org-blog - simple blog writing and publishing using org-mode
The purpose of org-blog is to allow you to use org-mode markup to create content for one or more blogs, keep local copies of articles, synchronize local and remote copies as much as is sensible, and do it all from within emacs with a minimum of fuss.
It’s not there yet, by any means.
The 5-second introduction
M-x org-blog-newto start a new article.
- Fill in the header information
- Create your content
C-c C-b pto post the article
C-x C-sto save the article
The somewhat longer introduction
What I didn’t mention in the 5-second introduction is that this will prompt you for a lot of stuff each time you go through the process, and you won’t have access to the full capabilities of the system—but it will work (assuming, for the moment, that you’re using WordPress, though I hope that will change before long).
A little configuration can go a long way toward making the ease the 5-second introduction promises a reality.
Eventually we will have a
M-x customize interface, but for the
moment you must do it by hand.
Configuration consists almost entirely of telling
org-blog about the
blogs you want to write for.
The simplest configuration simply tells
org-blog the names of your
(setq org-blog-alist '(("foo.example.com") ("bar.example.com")))
A name can be any string—but you should choose carefully, because
if you change it in the
org-blog-alist, you will need to change it
in local copies of older articles if you want to be able to update
A more complete configuration starts to tell
org-blog about how to
access the blog. The single most important piece of information is
what sort of blogging software, This is the
:engine. Right now the
only package we support is WordPress (denoted as “wp”), but it’s not
an excessive amount of effort to add support for other platforms.
(setq org-blog-alist '(("foo.example.com" . ((:engine . "wp"))))
What other parameters are appropriate depend on the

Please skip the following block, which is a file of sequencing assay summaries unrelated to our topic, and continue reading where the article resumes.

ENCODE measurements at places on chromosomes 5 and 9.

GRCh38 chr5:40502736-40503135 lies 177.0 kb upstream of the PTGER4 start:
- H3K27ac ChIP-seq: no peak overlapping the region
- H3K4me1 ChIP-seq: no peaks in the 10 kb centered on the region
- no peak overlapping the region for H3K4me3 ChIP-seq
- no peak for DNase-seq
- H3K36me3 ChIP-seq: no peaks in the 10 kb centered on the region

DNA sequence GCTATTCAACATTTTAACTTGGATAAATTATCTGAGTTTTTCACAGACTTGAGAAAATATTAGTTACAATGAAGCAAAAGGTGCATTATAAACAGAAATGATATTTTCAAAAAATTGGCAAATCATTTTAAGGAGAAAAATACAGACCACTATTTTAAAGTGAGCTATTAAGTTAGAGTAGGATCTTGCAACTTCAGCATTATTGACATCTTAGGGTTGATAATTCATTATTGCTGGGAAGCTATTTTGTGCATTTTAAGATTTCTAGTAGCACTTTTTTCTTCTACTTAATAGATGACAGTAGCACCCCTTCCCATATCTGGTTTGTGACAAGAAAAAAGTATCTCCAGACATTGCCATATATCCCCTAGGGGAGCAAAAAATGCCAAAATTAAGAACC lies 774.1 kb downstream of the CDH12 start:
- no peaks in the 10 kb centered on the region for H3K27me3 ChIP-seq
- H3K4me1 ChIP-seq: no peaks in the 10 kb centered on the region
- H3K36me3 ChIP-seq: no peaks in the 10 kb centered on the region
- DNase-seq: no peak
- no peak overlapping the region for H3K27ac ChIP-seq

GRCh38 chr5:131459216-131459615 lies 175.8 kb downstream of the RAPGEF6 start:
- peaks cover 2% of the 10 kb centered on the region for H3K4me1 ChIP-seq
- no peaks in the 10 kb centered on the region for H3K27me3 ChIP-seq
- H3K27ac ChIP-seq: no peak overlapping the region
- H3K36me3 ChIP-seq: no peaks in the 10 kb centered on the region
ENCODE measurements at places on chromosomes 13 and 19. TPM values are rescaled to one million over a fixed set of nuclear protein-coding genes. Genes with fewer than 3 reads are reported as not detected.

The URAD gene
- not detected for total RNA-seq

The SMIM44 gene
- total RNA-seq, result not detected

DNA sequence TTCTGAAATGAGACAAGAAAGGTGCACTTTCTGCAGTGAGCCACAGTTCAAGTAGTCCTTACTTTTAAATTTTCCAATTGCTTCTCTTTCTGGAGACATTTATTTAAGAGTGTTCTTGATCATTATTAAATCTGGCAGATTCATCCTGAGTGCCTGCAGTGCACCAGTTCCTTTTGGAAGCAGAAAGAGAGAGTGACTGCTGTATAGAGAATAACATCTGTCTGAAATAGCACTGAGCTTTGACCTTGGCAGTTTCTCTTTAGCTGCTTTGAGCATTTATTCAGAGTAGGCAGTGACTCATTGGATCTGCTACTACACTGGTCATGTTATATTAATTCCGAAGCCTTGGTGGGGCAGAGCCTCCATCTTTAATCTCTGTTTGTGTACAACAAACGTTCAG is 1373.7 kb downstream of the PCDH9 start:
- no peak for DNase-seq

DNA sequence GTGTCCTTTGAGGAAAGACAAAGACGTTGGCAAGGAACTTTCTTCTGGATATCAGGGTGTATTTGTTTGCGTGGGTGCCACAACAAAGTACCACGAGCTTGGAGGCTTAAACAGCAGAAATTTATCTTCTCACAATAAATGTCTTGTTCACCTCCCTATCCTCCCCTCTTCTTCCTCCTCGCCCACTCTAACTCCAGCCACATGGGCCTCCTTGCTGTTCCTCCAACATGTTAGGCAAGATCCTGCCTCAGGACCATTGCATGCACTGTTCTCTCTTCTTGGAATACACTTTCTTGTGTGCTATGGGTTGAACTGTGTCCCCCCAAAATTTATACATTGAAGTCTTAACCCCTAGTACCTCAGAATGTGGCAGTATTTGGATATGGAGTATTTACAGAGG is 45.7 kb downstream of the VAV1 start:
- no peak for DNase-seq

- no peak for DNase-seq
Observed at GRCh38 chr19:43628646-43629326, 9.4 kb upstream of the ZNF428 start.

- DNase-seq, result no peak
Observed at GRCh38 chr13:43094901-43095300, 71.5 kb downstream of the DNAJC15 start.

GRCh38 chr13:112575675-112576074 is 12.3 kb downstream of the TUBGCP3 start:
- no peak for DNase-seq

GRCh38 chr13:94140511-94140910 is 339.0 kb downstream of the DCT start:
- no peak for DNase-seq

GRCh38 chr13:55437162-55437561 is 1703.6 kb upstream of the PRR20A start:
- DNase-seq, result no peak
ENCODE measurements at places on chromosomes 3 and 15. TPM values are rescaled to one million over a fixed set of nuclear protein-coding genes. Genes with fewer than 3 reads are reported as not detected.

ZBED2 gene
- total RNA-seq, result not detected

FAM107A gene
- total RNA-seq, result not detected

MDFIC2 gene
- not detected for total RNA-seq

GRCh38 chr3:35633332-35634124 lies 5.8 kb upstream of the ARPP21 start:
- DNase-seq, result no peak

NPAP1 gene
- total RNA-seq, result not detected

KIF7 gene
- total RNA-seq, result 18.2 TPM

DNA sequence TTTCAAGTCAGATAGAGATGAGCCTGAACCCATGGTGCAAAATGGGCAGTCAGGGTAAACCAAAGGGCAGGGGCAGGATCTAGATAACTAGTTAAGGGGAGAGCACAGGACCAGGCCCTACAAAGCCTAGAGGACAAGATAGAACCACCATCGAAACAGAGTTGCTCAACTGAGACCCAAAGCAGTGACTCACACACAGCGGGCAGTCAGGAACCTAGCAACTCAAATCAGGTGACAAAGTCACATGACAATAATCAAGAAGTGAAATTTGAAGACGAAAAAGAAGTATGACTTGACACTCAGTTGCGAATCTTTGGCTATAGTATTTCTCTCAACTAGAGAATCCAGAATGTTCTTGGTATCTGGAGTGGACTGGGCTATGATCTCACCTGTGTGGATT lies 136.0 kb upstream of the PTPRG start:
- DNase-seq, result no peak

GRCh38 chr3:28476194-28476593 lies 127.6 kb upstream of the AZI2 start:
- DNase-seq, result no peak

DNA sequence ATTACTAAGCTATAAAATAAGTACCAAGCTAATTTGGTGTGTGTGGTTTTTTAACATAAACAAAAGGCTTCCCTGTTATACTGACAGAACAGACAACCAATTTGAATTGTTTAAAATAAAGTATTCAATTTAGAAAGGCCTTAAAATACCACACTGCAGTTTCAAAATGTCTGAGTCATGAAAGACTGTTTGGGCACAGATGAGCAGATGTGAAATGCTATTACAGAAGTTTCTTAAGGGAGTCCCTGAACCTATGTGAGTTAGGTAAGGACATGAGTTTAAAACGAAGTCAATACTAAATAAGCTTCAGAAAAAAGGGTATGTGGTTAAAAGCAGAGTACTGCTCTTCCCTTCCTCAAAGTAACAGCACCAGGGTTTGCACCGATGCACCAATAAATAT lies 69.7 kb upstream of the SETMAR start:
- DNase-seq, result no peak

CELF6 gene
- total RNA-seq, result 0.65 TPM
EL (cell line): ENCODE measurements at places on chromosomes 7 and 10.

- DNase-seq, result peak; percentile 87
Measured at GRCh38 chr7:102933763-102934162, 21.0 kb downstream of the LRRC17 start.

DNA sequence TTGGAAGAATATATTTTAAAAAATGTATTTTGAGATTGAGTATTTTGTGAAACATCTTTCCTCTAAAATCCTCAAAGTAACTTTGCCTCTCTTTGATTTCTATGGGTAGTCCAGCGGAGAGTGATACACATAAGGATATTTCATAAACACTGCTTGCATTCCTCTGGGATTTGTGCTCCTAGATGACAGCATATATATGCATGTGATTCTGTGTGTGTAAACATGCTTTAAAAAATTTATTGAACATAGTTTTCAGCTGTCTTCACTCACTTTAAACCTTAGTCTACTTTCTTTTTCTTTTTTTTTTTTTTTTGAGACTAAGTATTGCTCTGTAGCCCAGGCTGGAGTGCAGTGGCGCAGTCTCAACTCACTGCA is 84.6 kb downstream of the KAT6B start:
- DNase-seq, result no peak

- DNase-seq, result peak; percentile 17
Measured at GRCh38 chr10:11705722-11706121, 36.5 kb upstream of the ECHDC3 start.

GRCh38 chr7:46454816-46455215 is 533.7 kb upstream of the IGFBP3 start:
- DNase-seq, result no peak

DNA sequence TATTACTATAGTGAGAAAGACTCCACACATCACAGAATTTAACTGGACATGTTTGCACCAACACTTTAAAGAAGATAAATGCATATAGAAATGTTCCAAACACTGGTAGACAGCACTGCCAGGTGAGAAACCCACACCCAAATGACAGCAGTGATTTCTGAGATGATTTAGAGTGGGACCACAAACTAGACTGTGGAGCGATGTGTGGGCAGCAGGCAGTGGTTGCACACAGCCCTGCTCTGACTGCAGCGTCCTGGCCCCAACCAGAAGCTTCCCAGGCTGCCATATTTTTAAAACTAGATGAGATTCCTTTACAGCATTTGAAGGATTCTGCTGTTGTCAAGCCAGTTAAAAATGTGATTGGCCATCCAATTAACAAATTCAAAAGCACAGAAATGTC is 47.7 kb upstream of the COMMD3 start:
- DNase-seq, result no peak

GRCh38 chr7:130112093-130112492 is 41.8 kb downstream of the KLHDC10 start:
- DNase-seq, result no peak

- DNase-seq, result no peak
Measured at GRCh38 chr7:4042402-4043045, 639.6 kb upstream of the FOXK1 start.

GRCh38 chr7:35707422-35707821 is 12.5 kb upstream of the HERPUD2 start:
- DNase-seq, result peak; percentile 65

An example WordPress blog configuration looks like:
(setq org-blog-alist '(("foo.example.com" . ((:blog-id . 1) (:engine . "wp") (:password . "Pantheon Idiot Vigor") (:username . "notarealuser") (:xmlrpc . "http://blog1.example.com/xmlrpc.php")))))
The fields are as follows:
This is the ID of the blog. If you don’t know it, and you’ve only got one blog on the server, don’t worry about it, we can figure it out automatically. If you have more than one, things get more interesting. We don’t yet help you figure out what the right entry is.
This is the password used for posting articles to the server.
This is the username used for posting articles to the server.
This is the URL used for posting articles to the server. It will
almost always end in
xmlrpc.php for WordPress blogs.
We’ll add information on other blogging engines as we add them.
As above, begin a new article with
M-x org-blog-new—if you have
more than one blog, it will prompt you to choose the one for which the
post is intended. This isn’t really obligating you to anything—you
can change what’s in the file once you’ve started editing.
A new buffer will be created, and filled in with a template of the values you might want to specify for this article. Write away, using the full power of org-mode markup (with some caveats we will figure out as we go along).
When you go to post the article using
C-c C-b p, you will be prompted
to provide any of the information you did not include in the
A copy of the article will be sent to the blogging engine, and then any additional information necessary for keeping things in sync will be retrieved and recorded in the buffer.
You should then save the article to a file.
On a day-to-day basis, there’s not much more to it than that.